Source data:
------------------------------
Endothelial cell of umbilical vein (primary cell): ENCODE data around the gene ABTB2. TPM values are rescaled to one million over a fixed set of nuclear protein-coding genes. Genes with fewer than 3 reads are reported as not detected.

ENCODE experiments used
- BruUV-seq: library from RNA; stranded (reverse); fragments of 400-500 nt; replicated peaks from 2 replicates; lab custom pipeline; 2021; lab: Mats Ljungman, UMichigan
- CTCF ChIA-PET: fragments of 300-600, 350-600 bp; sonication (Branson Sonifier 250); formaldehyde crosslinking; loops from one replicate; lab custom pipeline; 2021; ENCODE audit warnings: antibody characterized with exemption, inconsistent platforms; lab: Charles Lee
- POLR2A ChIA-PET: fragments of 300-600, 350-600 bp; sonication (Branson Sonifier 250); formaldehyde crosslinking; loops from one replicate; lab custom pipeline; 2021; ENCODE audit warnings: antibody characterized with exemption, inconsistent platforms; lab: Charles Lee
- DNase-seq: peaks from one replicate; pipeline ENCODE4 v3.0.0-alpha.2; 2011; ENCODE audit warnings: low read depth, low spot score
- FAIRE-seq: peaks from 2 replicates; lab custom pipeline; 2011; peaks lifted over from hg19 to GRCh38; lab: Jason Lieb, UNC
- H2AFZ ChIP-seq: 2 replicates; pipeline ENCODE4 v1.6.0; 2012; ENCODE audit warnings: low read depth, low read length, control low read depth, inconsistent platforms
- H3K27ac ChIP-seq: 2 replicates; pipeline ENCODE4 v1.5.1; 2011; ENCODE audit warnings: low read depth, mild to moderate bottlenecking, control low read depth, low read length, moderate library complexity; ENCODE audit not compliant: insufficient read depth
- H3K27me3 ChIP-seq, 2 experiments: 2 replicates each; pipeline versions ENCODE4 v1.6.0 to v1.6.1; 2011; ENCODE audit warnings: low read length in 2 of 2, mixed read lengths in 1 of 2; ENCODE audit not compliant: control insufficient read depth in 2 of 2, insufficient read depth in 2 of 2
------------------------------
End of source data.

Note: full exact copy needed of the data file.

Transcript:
Endothelial cell of umbilical vein (primary cell): ENCODE data around the gene ABTB2. TPM values are rescaled to one million over a fixed set of nuclear protein-coding genes. Genes with fewer than 3 reads are reported as not detected.

ENCODE experiments used
- BruUV-seq: library from RNA; stranded (reverse); fragments of 400-500 nt; replicated peaks from 2 replicates; lab custom pipeline; 2021; lab: Mats Ljungman, UMichigan
- CTCF ChIA-PET: fragments of 300-600, 350-600 bp; sonication (Branson Sonifier 250); formaldehyde crosslinking; loops from one replicate; lab custom pipeline; 2021; ENCODE audit warnings: antibody characterized with exemption, inconsistent platforms; lab: Charles Lee
- POLR2A ChIA-PET: fragments of 300-600, 350-600 bp; sonication (Branson Sonifier 250); formaldehyde crosslinking; loops from one replicate; lab custom pipeline; 2021; ENCODE audit warnings: antibody characterized with exemption, inconsistent platforms; lab: Charles Lee
- DNase-seq: peaks from one replicate; pipeline ENCODE4 v3.0.0-alpha.2; 2011; ENCODE audit warnings: low read depth, low spot score
- FAIRE-seq: peaks from 2 replicates; lab custom pipeline; 2011; peaks lifted over from hg19 to GRCh38; lab: Jason Lieb, UNC
- H2AFZ ChIP-seq: 2 replicates; pipeline ENCODE4 v1.6.0; 2012; ENCODE audit warnings: low read depth, low read length, control low read depth, inconsistent platforms
- H3K27ac ChIP-seq: 2 replicates; pipeline ENCODE4 v1.5.1; 2011; ENCODE audit warnings: low read depth, mild to moderate bottlenecking, control low read depth, low read length, moderate library complexity; ENCODE audit not compliant: insufficient read depth
- H3K27me3 ChIP-seq, 2 experiments: 2 replicates each; pipeline versions ENCODE4 v1.6.0 to v1.6.1; 2011; ENCODE audit warnings: low read length in 2 of 2, mixed read lengths in 1 of 2; ENCODE audit not compliant: control insufficient read depth in 2 of 2, insufficient read depth in 2 of 2